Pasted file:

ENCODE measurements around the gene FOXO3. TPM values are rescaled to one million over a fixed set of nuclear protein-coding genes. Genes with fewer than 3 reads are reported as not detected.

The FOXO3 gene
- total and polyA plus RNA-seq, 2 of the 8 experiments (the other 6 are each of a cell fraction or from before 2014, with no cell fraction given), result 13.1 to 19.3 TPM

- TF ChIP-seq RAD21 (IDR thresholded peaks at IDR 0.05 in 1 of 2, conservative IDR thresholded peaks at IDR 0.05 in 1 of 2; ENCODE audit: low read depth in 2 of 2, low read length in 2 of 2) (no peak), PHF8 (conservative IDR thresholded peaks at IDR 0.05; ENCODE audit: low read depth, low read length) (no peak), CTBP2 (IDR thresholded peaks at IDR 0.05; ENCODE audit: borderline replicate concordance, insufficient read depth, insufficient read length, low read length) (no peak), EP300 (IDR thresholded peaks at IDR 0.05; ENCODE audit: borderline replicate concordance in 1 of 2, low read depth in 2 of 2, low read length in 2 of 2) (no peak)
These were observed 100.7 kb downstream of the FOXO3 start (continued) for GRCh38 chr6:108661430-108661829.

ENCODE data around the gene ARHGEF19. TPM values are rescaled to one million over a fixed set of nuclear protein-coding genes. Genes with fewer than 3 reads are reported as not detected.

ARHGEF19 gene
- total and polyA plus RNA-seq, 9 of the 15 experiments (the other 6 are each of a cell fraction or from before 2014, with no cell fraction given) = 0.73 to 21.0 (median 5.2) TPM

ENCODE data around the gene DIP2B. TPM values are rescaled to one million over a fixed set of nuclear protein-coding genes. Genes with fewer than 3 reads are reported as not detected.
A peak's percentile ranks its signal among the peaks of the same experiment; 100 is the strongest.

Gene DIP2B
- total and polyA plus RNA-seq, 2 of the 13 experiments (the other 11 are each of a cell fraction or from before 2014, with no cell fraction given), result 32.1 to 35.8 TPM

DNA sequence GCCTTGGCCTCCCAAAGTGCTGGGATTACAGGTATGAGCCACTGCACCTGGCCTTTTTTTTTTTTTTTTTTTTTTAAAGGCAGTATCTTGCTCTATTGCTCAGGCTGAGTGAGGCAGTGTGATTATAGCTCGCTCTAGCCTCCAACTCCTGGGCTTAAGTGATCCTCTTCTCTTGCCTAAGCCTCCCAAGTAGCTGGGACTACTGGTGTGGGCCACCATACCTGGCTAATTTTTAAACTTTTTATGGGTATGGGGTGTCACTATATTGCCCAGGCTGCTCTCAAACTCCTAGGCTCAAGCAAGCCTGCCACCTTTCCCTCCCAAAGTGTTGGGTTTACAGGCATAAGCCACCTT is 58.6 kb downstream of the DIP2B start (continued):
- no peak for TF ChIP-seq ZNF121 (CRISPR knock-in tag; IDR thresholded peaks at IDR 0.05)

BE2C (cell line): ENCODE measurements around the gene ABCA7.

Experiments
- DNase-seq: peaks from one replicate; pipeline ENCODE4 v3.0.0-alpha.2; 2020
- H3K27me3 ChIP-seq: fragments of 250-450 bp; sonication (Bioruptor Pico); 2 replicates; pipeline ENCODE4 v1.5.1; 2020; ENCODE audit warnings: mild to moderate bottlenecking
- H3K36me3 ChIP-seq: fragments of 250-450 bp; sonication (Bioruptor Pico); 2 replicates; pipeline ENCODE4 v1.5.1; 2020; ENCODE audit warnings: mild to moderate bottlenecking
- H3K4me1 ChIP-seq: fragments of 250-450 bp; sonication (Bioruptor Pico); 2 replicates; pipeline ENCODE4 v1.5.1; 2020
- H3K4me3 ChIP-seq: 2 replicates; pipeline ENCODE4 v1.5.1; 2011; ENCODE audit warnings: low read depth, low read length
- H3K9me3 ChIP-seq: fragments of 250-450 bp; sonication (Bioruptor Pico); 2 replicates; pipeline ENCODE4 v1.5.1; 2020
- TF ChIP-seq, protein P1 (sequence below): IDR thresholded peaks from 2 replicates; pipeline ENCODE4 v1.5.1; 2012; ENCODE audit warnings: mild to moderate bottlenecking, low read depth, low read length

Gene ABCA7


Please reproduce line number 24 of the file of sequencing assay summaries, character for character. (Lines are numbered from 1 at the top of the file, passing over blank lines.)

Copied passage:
Gene ABCA7